BCAAs vs Creatine for Runners
Should you be taking BCAAs, creatine or other supplements to improve your running? Here’s the difference between BCAAs vs. creatine and what you do and don’t need.
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This post is for informational purposes only. While I am a Registered Dietitian, I am not diagnosing or prescribing anything through this post. Please see your care provider for individual and personalized advice.
BCAAs vs. Creatine
BCAAs and creatine are two of the hottest supplements in sports, but many athletes don’t know much about either. Why should you take BCAAs or creatine? If you’re supplementing with one, do you need the other?
Creatine for runners has increased in popularity, especially as runners try to get any edge possible.
But, on the other side, BCAAs for runners is pretty popular and highly searched, too.
Let’s rewind for a second and start with the basics before deciding which is better: creatine or bcaas?
What are BCAAs?
BCAAs, or branched-chain amino acids, are a subset of amino acids that are—you guessed it—branched. Only leucine, isoleucine, and valine are considered BCAAs, and they are all essential amino acids, meaning they can only be obtained through the diet, not produced by the body.
BCAAs for runners are integral to skeletal muscle metabolism because they can be oxidized in the muscles for fuel, rather than having to go to the liver first and then the muscles.
BCAAs support muscle repair, hormone and red blood cell production, and a strong immune system. The most important BCAA is leucine, as it regulates muscle protein synthesis, and should be consumed in the post workout period.
When considering, is BCAA better than creatine, the answer will lie in what your personal goals are.
Additionally, BCAAs not only support muscle building but prevent muscle breakdown. BCAAs inhibit production of cortisol, a stress hormone that breaks down muscle fibers.
Without cortisol present, muscle fibers are much more likely to be preserved. Further, BCAAs assist in glycogen stores, meaning that the body has greater fuel reserves for activity, which also prevents muscle breakdown.
What is Creatine Monohydrate?
Creatine, short for creatine monohydrate, is both found in the body and consumed through animal products. It is made from select amino acids and most often used for building muscle through high-intensity exercise.
A large majority of creatine in the body is stored as phosphocreatine in muscles, but small amounts also exist in the brain, kidneys, and liver.
Supplementing with creatine allows the body to produce more ATP, which increases workload, improves cell signaling and hormone balance, speeds up recovery from injury, supports hydration, improves brain health, and more.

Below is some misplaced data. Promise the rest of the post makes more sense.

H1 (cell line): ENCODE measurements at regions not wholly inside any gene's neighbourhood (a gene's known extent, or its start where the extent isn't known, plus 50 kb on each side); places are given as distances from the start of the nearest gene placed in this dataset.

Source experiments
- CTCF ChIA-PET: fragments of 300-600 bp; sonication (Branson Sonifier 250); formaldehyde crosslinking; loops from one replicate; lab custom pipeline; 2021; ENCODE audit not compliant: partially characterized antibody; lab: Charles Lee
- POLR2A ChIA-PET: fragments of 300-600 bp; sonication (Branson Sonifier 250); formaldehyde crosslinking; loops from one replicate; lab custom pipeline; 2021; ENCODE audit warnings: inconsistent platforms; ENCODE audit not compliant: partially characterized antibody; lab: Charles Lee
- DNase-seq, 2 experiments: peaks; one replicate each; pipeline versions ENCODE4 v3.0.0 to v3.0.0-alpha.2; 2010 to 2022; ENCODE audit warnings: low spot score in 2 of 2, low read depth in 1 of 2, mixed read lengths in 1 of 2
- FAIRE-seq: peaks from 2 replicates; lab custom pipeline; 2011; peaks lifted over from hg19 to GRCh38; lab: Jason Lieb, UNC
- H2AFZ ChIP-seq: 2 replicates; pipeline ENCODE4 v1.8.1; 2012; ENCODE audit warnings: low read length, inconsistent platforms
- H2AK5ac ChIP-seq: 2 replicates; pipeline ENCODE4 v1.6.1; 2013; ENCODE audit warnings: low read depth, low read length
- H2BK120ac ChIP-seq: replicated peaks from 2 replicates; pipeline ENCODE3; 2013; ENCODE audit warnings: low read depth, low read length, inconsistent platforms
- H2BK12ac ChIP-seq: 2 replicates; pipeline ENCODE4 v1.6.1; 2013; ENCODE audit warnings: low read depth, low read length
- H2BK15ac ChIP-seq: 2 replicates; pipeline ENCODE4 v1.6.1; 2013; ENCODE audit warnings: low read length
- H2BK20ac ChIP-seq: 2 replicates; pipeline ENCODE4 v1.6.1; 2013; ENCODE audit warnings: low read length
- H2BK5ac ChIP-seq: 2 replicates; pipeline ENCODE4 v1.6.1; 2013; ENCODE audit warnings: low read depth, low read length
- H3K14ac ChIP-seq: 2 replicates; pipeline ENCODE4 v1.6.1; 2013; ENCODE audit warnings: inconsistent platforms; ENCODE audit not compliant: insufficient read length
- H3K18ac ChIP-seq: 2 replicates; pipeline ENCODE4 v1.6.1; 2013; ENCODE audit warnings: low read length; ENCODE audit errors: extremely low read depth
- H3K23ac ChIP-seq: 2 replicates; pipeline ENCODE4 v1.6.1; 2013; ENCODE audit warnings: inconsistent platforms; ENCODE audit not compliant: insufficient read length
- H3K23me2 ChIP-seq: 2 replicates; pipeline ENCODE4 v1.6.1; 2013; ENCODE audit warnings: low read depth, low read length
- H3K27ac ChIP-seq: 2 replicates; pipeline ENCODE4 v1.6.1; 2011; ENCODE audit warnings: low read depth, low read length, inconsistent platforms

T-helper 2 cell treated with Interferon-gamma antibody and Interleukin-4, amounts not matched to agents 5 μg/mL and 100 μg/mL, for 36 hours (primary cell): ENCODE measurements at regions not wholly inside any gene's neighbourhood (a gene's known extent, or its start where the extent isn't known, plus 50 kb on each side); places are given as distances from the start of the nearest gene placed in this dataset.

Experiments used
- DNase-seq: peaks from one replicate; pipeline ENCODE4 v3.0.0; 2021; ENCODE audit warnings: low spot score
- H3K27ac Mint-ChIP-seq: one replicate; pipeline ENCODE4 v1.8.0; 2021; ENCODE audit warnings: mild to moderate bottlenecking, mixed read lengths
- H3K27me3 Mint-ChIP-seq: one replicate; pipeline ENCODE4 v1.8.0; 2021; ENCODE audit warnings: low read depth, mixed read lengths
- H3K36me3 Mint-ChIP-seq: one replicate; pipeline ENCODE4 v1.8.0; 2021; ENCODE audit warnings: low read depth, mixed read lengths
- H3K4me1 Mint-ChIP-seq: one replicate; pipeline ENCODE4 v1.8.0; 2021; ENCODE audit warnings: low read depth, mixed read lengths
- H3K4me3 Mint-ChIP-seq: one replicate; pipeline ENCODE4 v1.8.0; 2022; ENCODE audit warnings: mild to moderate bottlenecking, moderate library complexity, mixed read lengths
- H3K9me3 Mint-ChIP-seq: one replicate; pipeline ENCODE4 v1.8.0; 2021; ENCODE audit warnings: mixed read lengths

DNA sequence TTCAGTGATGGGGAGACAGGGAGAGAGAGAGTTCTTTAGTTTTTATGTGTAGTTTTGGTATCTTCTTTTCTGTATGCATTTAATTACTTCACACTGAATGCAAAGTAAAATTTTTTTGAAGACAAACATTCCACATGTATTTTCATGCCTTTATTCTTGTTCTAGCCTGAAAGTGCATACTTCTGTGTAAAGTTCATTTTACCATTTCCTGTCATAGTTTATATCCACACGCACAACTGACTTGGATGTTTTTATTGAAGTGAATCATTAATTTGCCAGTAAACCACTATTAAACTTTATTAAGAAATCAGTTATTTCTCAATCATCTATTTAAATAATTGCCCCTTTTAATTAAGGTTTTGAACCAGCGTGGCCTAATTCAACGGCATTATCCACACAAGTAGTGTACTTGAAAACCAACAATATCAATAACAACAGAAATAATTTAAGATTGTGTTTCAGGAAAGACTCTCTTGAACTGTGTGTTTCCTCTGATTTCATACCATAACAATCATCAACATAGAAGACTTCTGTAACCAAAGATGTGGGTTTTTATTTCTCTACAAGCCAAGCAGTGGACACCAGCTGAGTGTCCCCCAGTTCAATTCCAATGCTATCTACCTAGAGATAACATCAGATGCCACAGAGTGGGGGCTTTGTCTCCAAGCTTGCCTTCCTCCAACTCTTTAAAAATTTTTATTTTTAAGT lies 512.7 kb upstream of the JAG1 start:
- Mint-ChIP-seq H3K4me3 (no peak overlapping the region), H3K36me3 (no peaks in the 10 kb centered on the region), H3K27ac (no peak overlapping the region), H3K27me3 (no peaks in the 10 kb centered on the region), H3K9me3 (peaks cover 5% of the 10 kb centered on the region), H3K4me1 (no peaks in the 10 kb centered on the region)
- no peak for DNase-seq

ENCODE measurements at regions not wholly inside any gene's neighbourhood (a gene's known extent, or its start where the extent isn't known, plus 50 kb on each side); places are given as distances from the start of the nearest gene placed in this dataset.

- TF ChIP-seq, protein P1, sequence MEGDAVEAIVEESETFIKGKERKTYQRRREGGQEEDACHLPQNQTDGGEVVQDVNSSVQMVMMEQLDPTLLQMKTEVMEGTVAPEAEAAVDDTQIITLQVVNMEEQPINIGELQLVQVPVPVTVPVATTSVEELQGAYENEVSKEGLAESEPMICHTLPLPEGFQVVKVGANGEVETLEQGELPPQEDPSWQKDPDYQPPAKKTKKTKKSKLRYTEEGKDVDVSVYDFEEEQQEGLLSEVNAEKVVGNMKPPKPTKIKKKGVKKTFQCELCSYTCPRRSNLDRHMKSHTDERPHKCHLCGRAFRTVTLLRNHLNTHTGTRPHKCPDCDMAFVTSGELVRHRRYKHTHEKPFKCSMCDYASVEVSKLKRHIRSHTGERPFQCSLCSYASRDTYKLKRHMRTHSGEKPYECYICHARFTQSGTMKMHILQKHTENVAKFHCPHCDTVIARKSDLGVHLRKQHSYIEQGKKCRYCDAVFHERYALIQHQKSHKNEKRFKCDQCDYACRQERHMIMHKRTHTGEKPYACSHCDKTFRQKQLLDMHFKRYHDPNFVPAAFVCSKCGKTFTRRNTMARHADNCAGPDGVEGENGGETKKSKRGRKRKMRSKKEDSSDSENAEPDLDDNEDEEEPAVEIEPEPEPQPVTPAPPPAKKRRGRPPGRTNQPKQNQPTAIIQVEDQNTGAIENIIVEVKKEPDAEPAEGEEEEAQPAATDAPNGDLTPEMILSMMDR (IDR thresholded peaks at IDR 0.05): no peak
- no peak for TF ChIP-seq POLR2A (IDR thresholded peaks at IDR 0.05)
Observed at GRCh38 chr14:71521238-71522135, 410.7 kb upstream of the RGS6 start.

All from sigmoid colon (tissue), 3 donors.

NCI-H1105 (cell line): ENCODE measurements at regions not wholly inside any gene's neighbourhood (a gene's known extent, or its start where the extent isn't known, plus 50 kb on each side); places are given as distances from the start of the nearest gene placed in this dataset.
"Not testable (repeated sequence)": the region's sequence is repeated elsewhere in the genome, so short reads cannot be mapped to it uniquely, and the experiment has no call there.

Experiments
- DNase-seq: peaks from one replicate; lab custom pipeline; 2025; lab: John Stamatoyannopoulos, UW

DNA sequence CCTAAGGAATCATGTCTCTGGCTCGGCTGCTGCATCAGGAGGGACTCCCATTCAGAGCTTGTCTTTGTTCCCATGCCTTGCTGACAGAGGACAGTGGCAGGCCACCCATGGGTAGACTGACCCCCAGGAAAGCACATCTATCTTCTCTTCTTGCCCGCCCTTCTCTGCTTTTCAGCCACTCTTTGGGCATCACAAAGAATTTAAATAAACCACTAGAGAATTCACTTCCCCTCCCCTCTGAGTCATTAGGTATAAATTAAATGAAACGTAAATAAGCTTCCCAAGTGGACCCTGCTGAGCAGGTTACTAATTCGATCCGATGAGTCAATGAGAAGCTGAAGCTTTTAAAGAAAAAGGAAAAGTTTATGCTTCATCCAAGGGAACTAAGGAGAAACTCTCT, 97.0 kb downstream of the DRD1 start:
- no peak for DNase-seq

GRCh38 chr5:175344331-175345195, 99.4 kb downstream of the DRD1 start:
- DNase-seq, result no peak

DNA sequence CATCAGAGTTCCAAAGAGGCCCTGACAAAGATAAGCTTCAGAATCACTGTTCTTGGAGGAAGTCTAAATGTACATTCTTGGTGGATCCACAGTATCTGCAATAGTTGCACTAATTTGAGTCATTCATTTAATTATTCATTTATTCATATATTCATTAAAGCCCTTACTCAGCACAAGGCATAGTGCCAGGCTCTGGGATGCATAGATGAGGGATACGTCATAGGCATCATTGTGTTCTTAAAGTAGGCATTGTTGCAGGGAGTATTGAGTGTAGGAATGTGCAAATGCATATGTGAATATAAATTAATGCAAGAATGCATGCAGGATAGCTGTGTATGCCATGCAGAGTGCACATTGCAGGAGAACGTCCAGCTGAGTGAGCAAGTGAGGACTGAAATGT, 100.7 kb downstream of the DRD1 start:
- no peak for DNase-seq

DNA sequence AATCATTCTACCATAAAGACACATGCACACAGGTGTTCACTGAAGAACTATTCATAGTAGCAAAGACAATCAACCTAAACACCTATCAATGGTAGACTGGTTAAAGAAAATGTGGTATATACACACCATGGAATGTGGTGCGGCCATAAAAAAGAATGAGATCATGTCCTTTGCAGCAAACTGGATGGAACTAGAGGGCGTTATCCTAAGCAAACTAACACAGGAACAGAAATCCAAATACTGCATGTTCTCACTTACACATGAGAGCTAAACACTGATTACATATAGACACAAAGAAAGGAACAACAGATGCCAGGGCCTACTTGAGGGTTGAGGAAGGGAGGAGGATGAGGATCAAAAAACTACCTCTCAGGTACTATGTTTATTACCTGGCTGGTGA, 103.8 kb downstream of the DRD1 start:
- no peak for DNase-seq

Creatine works effectively both in the short and long term, and you do not need to exercise regularly in order to reap the benefits.
Another key difference between creatine and bcaa is who benefits from it. In fact, outside of athletes, creatine is often recommended to older adults, as it may lower the risk of or reduce symptoms of neurological disease such as Alzheimer’s, Parkinson’s, and more.
Additionally, creatine preserves muscle health and prevents sarcopenia, or the wasting away of muscle, which decreases the risk of falls and fractures in this at-risk population.
In fact, outside of athletes, creatine is often recommended to older adults, as it may lower the risk of or reduce symptoms of neurological disease, such as Alzheimer’s, Parkinson’s and more.
Many weightlifting or bodybuilding athletes begin their creatine supplementation with a loading phase, meaning they take 20 grams of creatine monohydrate per day for about two weeks before reducing to a sustainable dose of 3-5 grams per day. This loading phase is an option, but it is not necessary.
Creatine supplementation is fairly low-risk, as there are no proven side effects, and creatine in the body retains water, so supplementation can actually decrease your risk of dehydration.
Is Creatine Safe?
Yes, creatine is safe.
In terms of safety, it’s one of the most well researched and studied supplements out there, and has been proven safe time and time again.
Difference Between BCAA and Creatine
While both support healthy muscles, there is a slight difference between bcaa and creatine. They work through different mechanisms. BCAAs contribute directly to muscle fiber growth and health, while creatine increases ATP stores so that muscle can function more effectively.